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Fri Jun 1, 2012, 12:21 PM

 

Blame Congress for the slump in employment? Of course, blame Congress.

We all know the President has been pushing Congress for a year to pass his Jobs bill, warning that the jobs economy needed stimulus and incentive to continue to grow. Now, when we get a jobs report that shows a stall in the months and months of steady employment improvement, it's President Obama who should be credited for presenting a jobs proposal -- fighting for it against steady opposition from a republican leadership which publicly and repeatedly promised to spend their time working to unseat him, instead of focusing their energy on rebuilding the economy.

There a defensive feeling in the air among Democrats today, but there should, instead, be OUTRAGE that republicans have dithered with a recovering economy until they allowed it to falter and stagnate with their obstruction

Blame Congress? Of course, blame Congress. The president has very little to do with actually creating jobs. It's Congress' responsibility to approve and allocate any money that could have been used to as a stimulus and incentive for businesses to hire workers. It's not the President's.

Moreover, by law, tradition, and, save a super-majority vote, all 'money' legislation MUST originate in the House; the republican-controlled House of Representatives; the republican House that voters sent to Washington to fix this. They've obviously failed to do their job; much less do it correctly or effectively.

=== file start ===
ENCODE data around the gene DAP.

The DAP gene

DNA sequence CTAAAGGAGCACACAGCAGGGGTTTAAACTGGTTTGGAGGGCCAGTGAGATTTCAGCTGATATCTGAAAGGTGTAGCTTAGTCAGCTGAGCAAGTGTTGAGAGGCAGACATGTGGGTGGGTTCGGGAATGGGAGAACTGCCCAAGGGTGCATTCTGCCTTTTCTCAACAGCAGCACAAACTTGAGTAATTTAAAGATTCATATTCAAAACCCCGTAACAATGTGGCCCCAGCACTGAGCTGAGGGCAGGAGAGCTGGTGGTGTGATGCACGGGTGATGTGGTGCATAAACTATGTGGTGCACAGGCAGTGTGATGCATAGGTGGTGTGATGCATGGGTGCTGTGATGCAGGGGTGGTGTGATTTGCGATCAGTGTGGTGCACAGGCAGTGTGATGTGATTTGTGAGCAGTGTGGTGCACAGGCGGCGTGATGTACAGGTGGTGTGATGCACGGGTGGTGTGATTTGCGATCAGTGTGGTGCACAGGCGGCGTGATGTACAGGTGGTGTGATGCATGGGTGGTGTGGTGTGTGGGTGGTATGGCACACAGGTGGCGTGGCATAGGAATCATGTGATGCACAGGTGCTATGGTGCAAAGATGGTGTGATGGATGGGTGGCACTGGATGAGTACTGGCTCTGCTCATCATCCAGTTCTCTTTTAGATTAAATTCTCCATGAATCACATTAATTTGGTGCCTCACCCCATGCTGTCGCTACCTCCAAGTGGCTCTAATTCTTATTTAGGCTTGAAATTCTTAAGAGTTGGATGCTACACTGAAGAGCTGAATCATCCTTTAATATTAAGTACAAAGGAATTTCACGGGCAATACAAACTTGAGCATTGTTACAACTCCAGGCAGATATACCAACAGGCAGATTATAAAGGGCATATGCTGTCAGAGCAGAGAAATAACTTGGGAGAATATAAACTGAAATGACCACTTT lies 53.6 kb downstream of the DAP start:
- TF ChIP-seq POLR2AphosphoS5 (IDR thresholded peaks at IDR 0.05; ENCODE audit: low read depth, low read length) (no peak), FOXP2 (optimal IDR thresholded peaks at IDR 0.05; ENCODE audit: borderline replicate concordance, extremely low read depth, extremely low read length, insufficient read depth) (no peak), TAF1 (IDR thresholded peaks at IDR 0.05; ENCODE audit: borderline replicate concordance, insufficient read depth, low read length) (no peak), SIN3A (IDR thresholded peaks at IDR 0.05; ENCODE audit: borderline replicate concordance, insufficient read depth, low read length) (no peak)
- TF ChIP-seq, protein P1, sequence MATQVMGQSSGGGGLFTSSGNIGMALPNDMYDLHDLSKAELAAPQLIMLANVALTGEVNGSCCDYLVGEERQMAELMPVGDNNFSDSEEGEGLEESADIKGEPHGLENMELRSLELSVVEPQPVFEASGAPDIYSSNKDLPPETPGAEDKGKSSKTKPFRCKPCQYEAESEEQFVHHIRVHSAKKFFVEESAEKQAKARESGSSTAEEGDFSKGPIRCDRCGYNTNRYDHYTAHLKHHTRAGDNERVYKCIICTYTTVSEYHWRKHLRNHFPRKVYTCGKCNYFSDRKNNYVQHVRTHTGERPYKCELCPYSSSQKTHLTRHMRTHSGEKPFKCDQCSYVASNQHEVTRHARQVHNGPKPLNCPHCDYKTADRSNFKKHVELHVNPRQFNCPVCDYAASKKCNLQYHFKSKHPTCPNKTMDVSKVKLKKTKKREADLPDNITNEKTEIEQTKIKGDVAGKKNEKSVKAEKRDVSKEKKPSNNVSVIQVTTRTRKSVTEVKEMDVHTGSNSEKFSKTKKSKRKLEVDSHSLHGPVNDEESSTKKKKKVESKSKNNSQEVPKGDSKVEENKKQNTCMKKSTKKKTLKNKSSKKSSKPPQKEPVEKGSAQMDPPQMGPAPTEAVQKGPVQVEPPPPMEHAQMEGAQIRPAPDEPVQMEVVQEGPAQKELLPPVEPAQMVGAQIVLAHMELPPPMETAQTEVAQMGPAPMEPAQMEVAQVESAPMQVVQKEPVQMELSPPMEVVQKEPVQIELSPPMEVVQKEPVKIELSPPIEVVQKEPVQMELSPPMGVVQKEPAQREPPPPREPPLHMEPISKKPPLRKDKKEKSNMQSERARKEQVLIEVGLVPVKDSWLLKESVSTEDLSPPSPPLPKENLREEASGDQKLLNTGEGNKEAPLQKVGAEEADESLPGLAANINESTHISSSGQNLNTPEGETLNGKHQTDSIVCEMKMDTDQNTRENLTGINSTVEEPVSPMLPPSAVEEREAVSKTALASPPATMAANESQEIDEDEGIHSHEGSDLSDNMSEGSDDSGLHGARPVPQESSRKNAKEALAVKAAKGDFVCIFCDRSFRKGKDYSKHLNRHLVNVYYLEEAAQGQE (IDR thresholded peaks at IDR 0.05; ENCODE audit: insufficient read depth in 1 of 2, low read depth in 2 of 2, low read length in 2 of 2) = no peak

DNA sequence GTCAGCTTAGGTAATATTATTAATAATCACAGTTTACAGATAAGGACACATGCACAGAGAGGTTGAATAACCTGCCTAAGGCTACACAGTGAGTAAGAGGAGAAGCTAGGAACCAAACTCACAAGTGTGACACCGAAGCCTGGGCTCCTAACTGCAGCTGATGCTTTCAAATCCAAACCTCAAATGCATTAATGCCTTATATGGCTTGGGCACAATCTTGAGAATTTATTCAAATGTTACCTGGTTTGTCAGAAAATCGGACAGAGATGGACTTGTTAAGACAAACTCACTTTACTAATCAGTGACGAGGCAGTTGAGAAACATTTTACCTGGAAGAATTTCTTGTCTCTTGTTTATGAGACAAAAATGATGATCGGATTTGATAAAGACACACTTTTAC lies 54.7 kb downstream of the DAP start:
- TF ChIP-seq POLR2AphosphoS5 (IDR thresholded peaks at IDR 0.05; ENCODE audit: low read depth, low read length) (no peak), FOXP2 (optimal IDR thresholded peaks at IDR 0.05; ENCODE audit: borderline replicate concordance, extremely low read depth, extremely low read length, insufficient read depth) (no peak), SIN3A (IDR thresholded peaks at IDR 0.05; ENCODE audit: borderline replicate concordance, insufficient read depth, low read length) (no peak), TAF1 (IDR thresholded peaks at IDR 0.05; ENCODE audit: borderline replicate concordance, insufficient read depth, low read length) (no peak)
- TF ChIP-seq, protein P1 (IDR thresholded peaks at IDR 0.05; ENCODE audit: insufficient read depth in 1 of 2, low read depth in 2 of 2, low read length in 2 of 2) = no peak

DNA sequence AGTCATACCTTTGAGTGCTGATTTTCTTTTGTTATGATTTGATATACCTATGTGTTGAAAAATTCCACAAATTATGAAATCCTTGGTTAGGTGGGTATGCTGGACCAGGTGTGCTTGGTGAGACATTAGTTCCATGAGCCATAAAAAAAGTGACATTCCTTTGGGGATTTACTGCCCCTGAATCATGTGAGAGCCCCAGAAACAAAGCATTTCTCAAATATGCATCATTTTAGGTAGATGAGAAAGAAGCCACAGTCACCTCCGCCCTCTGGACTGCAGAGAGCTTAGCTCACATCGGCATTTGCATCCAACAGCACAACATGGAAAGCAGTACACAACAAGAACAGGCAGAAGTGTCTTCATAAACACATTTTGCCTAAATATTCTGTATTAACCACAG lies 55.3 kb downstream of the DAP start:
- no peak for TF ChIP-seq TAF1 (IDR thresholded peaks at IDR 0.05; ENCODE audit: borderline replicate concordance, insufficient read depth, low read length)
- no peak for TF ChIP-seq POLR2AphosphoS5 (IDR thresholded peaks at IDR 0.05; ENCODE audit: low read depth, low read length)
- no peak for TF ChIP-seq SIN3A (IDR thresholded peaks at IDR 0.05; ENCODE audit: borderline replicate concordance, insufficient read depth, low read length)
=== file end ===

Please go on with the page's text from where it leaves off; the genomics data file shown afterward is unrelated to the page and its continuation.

Voters sent republicans to Washington to do more than just oppose Obama. Voters sent their elected representatives to Washington -- both republicans and Democrats -- expecting them (from polling) to work together to help fix the economy. They failed.

The late, Robert Byrd, a legislative and constitutional scholar, spoke often about the responsibility of the legislature; its constitutional prerogative in budget and money matters; and, its frequent and habitual abdication of that responsibility.

"We, as legislators, have a responsibility to work with the chief executive, but it is intended to be a two-way street," Sen. Byrd remarked in an address on the Senate's history.

"The Framers did not envision the office of President as having the attributes of royalty. We must recognize the heavy burden that any President bears, and wherever and whenever we can, we must cooperate with the chief executive in the interest of all the people. But let us keep in mind Madison's admonition: "Ambition must be made to counteract ambition."

There is nothing at all stopping Congress from setting their own agenda and acting on it. In fact, the constitution demands that they provide the necessary checks against what they may view as the excesses of the Executive. But, they must also produce more than just opposition to the President's proposals. They need to take the lead in enacting the people's business.

Conversely, they must take the blame when they fail to do so.

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Reply Blame Congress for the slump in employment? Of course, blame Congress. (Original post)
bigtree Jun 2012 OP
spanone Jun 2012 #1
bigtree Jun 2012 #2
supraTruth Jun 2012 #3
Enrique Jun 2012 #4
bigtree Jun 2012 #5
Enrique Jun 2012 #6
bigtree Jun 2012 #7
bigtree Jun 2012 #8

Response to bigtree (Original post)

Fri Jun 1, 2012, 12:23 PM

1. this 'poor' jobs report is just what the republicons ordered...and it will continue

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Response to spanone (Reply #1)

Fri Jun 1, 2012, 12:25 PM

2. their own jobs are going to be on the line

 

Congress' approval rating is in the microscopic region.

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Response to bigtree (Original post)

Fri Jun 1, 2012, 12:30 PM

3. 2YEARS of FAILED BONEheadBLOCKING CONgress is SHOVING US into a DOUBLE-DIP RECESSION!

 

2YEARSofFAILED BONEheadBLOCKING CONgress is SHOVING US into a DOUBLE-DIP RECESSION! http://www.democraticunderground.com/1002723925 http://www.democraticunderground.com/1002509864

Do what U can:

Twitter TODAY (& tomorrow & the next day...etc.):

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Add your own list

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Response to bigtree (Original post)

Fri Jun 1, 2012, 01:19 PM